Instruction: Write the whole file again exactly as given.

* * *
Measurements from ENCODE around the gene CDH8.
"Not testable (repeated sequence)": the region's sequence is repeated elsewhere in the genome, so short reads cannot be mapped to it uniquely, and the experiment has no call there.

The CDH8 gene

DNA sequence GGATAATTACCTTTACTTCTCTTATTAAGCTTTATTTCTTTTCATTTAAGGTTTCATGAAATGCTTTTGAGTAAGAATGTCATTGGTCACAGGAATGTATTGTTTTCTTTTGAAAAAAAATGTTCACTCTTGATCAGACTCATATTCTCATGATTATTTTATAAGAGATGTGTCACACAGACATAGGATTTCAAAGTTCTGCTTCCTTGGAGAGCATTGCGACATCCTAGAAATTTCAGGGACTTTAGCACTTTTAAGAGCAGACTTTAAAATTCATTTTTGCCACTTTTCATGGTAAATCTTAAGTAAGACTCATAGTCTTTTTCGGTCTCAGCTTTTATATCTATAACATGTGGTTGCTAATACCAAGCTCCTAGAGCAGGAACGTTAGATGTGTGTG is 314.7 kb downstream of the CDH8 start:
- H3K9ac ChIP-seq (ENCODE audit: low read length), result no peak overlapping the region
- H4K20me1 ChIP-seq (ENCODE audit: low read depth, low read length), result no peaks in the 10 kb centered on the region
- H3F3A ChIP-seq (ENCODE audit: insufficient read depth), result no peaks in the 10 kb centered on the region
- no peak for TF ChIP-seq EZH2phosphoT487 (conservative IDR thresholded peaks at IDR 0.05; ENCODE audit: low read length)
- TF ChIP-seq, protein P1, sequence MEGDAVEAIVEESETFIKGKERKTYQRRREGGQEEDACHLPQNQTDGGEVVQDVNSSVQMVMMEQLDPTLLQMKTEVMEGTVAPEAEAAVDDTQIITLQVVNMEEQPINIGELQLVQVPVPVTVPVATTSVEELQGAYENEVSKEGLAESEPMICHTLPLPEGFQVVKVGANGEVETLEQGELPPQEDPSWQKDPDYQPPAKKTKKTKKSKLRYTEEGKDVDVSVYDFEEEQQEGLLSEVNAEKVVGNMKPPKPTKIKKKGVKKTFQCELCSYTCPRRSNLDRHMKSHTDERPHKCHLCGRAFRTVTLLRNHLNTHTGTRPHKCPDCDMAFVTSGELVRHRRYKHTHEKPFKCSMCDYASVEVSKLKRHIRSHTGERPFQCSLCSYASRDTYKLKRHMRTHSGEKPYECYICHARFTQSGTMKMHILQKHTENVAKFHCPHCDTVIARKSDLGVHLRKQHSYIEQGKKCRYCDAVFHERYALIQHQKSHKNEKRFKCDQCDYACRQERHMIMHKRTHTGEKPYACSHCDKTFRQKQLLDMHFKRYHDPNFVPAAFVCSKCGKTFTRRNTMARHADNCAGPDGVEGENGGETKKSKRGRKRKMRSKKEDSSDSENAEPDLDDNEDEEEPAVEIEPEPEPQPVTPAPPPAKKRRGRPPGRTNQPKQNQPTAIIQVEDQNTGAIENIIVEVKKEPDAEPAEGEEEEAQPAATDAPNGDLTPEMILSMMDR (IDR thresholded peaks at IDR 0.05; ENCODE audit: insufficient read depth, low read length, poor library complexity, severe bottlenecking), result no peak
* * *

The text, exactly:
Measurements from ENCODE around the gene CDH8.
"Not testable (repeated sequence)": the region's sequence is repeated elsewhere in the genome, so short reads cannot be mapped to it uniquely, and the experiment has no call there.

The CDH8 gene

DNA sequence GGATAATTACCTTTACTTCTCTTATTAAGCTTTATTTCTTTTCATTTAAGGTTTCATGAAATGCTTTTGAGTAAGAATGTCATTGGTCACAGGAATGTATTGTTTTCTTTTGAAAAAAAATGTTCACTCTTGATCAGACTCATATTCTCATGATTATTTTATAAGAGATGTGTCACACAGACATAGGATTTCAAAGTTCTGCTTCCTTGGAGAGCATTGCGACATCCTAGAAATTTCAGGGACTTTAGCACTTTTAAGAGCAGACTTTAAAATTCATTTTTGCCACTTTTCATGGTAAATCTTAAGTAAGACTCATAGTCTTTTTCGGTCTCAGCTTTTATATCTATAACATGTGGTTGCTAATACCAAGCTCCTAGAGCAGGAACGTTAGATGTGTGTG is 314.7 kb downstream of the CDH8 start:
- H3K9ac ChIP-seq (ENCODE audit: low read length), result no peak overlapping the region
- H4K20me1 ChIP-seq (ENCODE audit: low read depth, low read length), result no peaks in the 10 kb centered on the region
- H3F3A ChIP-seq (ENCODE audit: insufficient read depth), result no peaks in the 10 kb centered on the region
- no peak for TF ChIP-seq EZH2phosphoT487 (conservative IDR thresholded peaks at IDR 0.05; ENCODE audit: low read length)
- TF ChIP-seq, protein P1, sequence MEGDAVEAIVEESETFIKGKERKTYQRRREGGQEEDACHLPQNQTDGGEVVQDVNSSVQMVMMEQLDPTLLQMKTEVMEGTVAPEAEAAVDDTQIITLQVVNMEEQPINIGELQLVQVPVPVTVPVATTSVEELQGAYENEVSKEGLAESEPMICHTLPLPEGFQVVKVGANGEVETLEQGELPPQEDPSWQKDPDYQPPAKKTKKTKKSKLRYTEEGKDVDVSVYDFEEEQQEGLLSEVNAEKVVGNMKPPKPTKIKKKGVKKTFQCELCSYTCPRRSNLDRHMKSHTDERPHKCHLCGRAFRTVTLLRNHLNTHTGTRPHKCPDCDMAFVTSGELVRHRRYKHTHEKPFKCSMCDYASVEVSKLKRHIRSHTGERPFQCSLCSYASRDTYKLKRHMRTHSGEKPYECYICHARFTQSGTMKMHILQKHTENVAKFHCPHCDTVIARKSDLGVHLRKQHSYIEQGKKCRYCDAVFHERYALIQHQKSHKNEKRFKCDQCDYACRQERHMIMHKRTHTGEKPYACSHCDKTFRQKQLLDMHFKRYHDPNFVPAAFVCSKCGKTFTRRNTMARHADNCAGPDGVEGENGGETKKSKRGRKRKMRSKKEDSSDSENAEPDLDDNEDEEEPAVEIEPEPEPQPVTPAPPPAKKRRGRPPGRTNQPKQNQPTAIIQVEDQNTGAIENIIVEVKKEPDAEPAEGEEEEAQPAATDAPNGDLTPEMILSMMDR (IDR thresholded peaks at IDR 0.05; ENCODE audit: insufficient read depth, low read length, poor library complexity, severe bottlenecking), result no peak